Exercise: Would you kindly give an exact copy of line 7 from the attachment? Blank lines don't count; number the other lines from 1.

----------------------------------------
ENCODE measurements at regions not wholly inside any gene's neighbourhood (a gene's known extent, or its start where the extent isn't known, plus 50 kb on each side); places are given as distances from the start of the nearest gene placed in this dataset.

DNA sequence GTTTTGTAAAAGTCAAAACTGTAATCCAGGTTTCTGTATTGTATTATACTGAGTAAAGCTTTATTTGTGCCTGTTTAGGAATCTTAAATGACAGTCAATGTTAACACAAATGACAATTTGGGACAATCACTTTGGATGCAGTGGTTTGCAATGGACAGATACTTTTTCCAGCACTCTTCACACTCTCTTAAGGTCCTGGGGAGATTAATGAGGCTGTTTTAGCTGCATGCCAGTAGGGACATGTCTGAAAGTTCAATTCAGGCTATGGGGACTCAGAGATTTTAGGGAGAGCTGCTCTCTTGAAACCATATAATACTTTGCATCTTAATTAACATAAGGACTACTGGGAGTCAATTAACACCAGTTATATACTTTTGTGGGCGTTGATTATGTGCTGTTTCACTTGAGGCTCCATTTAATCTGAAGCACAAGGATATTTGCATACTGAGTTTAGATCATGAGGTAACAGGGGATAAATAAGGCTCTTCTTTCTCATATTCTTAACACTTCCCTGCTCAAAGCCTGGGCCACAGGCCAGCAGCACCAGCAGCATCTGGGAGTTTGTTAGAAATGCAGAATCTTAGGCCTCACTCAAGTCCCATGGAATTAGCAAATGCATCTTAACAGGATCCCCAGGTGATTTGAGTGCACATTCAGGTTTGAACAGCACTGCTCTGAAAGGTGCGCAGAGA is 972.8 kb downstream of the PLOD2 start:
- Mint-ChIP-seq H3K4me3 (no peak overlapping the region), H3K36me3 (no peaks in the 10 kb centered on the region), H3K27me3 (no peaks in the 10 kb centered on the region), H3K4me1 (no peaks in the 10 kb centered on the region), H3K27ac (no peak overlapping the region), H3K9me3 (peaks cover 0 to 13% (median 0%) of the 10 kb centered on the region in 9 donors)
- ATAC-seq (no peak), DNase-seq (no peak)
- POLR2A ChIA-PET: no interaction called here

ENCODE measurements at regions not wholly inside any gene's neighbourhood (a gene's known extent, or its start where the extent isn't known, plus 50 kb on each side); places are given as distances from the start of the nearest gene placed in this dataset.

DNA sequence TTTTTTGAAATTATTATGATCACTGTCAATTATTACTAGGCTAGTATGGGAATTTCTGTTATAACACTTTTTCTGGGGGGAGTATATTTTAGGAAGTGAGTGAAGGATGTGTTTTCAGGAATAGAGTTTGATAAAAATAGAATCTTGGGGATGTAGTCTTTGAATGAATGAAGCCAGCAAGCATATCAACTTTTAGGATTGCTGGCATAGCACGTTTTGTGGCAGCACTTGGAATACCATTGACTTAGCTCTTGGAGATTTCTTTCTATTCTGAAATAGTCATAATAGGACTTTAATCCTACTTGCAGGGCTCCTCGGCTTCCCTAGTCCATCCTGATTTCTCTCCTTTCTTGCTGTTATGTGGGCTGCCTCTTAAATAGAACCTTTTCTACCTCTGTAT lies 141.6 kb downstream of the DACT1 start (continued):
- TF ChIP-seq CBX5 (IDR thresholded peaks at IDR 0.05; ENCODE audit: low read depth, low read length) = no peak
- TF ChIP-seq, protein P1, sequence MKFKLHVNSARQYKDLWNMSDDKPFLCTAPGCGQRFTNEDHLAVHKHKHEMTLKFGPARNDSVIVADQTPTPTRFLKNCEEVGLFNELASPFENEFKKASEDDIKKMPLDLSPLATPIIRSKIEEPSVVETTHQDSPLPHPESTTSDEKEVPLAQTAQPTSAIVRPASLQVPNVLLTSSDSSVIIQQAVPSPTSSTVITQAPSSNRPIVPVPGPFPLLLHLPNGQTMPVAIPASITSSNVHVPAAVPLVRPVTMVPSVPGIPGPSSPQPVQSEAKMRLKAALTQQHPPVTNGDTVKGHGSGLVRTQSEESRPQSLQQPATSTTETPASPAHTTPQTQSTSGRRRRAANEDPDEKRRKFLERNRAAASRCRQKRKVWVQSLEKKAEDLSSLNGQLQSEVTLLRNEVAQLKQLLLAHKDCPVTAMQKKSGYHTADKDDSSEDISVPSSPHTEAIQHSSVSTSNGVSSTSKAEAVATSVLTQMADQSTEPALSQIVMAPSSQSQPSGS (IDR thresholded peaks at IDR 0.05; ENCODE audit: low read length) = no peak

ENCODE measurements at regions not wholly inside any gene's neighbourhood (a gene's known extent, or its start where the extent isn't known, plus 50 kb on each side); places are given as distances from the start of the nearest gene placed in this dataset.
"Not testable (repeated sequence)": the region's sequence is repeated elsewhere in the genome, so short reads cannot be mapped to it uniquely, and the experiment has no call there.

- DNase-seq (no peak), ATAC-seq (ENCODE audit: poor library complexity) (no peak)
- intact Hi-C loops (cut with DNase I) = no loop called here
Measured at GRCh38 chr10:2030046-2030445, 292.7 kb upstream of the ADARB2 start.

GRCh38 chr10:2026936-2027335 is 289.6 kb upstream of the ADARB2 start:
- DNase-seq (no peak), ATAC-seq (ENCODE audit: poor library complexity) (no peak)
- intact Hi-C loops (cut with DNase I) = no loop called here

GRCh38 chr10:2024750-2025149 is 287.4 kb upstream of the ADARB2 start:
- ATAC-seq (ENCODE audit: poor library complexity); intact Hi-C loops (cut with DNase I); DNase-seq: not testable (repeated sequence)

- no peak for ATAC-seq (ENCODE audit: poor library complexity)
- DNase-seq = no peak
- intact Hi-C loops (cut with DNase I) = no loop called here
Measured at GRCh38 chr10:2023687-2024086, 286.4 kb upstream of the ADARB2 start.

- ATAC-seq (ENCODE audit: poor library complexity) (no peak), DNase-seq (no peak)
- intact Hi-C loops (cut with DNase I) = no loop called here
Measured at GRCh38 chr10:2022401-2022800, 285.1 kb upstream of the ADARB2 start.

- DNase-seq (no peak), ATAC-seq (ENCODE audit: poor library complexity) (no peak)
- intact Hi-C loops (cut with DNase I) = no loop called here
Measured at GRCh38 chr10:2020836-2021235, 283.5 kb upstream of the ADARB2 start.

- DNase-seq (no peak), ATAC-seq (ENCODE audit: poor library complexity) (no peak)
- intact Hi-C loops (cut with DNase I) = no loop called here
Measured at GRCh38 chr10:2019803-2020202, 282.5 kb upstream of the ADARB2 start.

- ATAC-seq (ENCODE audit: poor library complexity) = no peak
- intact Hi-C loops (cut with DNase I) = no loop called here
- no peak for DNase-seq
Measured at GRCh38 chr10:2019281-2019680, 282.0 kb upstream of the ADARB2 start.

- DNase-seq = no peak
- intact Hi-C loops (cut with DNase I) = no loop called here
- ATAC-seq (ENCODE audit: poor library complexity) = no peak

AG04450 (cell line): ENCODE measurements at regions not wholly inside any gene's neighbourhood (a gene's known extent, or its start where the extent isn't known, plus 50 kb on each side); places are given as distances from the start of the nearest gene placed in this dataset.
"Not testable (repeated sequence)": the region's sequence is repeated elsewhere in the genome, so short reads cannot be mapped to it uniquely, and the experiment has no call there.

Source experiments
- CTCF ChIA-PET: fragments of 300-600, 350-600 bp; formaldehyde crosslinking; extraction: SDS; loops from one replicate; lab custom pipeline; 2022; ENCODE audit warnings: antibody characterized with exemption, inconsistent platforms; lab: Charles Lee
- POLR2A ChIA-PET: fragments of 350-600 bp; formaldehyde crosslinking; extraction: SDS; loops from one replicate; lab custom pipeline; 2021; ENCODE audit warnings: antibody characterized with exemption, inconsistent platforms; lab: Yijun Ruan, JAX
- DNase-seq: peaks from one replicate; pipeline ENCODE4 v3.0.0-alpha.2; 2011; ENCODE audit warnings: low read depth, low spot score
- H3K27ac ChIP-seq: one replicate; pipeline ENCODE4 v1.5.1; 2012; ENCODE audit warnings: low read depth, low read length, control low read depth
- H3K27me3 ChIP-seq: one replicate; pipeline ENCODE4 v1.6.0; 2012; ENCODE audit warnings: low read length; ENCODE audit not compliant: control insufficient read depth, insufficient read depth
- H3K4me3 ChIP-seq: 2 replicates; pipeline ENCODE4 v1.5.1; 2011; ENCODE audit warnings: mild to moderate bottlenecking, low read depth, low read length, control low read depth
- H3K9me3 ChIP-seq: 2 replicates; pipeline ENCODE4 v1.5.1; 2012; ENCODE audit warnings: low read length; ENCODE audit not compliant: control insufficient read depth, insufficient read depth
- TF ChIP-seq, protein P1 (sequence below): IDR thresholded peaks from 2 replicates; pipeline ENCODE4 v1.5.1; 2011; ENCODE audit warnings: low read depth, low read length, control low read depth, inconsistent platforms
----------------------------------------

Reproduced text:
DNA sequence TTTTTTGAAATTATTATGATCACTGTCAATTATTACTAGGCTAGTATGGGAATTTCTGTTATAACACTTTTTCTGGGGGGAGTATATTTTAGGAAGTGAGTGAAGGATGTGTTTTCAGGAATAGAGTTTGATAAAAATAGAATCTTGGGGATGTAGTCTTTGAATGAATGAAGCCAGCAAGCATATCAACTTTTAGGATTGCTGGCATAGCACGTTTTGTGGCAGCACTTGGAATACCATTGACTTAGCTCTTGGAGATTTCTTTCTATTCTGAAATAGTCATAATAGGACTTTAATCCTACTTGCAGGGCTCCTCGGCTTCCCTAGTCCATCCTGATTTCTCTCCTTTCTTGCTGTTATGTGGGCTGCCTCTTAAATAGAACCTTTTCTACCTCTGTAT lies 141.6 kb downstream of the DACT1 start (continued):